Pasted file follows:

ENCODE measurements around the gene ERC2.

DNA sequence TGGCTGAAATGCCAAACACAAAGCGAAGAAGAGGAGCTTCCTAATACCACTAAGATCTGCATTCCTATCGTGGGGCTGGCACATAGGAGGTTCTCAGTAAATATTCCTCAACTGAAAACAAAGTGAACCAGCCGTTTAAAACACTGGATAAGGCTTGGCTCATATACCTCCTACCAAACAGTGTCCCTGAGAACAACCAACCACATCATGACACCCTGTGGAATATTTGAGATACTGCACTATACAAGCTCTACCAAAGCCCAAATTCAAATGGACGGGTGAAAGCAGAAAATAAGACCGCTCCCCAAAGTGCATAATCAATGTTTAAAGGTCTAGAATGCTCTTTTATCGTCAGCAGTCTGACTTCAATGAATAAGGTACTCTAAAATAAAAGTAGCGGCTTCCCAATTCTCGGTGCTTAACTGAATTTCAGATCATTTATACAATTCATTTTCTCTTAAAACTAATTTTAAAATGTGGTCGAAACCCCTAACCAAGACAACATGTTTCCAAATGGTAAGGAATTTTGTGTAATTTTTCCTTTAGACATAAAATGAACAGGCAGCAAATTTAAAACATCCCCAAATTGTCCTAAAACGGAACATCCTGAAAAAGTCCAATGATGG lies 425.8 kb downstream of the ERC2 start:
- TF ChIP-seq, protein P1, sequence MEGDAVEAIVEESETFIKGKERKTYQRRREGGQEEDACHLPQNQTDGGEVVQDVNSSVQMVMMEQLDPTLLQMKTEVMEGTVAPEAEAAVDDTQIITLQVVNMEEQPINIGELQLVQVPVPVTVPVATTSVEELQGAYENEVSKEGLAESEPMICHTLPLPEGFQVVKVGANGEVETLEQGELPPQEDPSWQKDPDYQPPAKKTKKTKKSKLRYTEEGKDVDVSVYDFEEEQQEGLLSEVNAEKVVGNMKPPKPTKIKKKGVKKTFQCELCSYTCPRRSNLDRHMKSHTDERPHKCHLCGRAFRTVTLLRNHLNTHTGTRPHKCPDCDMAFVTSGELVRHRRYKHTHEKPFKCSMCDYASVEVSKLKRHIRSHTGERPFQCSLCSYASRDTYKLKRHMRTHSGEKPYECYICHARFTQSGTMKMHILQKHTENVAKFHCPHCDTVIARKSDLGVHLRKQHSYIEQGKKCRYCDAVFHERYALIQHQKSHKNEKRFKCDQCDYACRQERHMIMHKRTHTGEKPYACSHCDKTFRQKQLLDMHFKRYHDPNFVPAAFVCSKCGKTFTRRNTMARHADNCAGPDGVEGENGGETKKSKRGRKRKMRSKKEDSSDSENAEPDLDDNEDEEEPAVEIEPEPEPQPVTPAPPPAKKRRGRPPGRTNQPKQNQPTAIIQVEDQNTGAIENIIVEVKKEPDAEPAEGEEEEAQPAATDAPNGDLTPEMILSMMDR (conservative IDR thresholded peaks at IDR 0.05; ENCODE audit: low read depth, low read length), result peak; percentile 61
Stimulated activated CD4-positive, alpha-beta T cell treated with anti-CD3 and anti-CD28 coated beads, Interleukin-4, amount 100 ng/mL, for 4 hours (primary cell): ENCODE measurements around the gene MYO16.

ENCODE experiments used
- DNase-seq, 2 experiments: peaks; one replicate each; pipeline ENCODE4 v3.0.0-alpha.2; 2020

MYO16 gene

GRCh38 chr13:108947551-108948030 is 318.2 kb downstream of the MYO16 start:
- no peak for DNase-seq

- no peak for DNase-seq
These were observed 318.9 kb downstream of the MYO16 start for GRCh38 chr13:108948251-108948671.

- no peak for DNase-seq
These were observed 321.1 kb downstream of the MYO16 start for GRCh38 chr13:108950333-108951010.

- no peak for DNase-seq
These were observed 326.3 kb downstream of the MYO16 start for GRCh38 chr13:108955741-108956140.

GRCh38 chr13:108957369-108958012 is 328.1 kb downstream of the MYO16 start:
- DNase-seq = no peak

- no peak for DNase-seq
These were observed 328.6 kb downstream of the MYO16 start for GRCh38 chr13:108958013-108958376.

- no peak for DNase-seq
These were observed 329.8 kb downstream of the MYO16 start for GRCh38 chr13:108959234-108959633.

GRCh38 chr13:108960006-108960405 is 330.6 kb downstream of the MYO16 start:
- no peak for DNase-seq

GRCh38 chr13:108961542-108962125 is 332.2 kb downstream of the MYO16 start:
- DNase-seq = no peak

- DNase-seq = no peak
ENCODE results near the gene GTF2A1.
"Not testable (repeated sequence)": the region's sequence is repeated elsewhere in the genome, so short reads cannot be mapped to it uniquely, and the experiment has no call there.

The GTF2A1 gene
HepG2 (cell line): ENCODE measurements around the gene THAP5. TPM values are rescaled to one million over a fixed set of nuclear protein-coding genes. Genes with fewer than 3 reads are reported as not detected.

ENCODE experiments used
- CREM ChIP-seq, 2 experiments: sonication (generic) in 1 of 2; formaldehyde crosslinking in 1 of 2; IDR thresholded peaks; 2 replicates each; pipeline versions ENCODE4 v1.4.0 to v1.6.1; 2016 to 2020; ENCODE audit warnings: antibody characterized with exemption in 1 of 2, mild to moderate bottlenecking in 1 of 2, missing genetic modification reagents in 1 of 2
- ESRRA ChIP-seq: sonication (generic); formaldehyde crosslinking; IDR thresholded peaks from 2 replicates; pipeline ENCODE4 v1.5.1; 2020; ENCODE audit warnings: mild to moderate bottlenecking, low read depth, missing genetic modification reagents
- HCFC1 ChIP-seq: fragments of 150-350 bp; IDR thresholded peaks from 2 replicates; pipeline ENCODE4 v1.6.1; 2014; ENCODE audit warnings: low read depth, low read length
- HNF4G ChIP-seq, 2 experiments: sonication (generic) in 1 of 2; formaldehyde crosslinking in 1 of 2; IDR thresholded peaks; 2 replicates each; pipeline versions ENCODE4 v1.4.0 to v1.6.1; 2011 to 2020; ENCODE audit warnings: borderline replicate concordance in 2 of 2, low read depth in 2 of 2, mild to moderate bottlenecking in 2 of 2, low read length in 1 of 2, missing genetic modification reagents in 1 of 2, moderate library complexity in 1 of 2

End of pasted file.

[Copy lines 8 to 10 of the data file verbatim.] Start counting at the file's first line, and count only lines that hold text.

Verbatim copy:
GRCh38 chr13:108947551-108948030 is 318.2 kb downstream of the MYO16 start:
- no peak for DNase-seq

- no peak for DNase-seq